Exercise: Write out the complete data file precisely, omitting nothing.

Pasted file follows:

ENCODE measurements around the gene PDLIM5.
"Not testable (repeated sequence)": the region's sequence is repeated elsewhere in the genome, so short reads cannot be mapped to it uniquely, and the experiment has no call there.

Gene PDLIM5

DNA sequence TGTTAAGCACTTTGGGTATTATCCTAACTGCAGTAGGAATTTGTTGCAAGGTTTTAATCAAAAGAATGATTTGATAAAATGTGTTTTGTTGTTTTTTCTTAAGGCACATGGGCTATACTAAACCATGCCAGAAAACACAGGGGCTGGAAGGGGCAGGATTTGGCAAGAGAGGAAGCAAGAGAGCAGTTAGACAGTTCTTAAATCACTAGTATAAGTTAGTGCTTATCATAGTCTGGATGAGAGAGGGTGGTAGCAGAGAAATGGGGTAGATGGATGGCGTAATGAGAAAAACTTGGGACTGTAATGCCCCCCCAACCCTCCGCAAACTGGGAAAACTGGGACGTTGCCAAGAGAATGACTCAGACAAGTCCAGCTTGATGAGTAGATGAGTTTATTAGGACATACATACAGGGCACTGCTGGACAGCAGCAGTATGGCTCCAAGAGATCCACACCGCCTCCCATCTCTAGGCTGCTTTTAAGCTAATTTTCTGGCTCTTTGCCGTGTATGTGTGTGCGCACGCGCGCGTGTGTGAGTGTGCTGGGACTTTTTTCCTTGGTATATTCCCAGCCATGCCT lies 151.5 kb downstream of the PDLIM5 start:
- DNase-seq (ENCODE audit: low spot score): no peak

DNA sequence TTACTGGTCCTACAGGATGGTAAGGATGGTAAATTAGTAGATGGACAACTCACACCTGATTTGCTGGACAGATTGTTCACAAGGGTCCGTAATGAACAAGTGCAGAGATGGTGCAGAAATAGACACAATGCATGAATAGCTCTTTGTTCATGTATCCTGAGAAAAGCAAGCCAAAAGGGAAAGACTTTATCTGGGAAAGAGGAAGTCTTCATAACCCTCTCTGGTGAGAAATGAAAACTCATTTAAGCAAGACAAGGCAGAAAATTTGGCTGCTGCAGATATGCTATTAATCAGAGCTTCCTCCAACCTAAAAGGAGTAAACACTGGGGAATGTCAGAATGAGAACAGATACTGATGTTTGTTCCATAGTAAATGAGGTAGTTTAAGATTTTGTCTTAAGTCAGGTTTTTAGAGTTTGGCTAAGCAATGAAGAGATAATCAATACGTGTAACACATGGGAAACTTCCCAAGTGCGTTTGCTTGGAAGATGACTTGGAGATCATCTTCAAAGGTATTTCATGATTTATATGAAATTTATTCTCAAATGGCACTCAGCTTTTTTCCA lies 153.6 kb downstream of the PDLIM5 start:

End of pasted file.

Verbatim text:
ENCODE measurements around the gene PDLIM5.
"Not testable (repeated sequence)": the region's sequence is repeated elsewhere in the genome, so short reads cannot be mapped to it uniquely, and the experiment has no call there.

Gene PDLIM5

DNA sequence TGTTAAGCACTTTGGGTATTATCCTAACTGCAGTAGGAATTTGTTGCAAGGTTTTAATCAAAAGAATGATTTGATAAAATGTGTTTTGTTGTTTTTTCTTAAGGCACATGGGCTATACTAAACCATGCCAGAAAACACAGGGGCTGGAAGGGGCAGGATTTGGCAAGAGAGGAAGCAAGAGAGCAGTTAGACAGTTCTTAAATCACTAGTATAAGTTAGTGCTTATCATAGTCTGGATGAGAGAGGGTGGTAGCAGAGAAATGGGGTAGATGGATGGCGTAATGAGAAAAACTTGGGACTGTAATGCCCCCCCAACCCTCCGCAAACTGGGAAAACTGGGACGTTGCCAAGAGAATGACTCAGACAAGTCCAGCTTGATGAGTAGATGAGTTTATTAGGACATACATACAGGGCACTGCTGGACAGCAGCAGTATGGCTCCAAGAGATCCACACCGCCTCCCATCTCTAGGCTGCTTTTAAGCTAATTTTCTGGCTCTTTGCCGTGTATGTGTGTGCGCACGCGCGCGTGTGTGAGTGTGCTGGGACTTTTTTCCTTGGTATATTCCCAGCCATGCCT lies 151.5 kb downstream of the PDLIM5 start:
- DNase-seq (ENCODE audit: low spot score): no peak

DNA sequence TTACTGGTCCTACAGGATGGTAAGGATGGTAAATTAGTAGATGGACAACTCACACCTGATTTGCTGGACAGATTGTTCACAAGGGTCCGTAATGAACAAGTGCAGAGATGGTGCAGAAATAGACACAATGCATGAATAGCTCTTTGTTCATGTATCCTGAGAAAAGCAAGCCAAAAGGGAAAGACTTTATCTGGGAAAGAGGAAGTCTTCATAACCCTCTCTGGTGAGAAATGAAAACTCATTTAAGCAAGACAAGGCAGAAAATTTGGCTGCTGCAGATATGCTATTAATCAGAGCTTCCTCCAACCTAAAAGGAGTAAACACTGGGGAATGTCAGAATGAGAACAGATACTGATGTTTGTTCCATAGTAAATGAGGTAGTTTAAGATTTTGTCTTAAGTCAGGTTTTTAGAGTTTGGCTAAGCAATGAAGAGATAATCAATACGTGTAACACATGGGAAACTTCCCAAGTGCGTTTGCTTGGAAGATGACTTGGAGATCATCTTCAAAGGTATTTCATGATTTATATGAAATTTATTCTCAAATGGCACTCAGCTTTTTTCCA lies 153.6 kb downstream of the PDLIM5 start: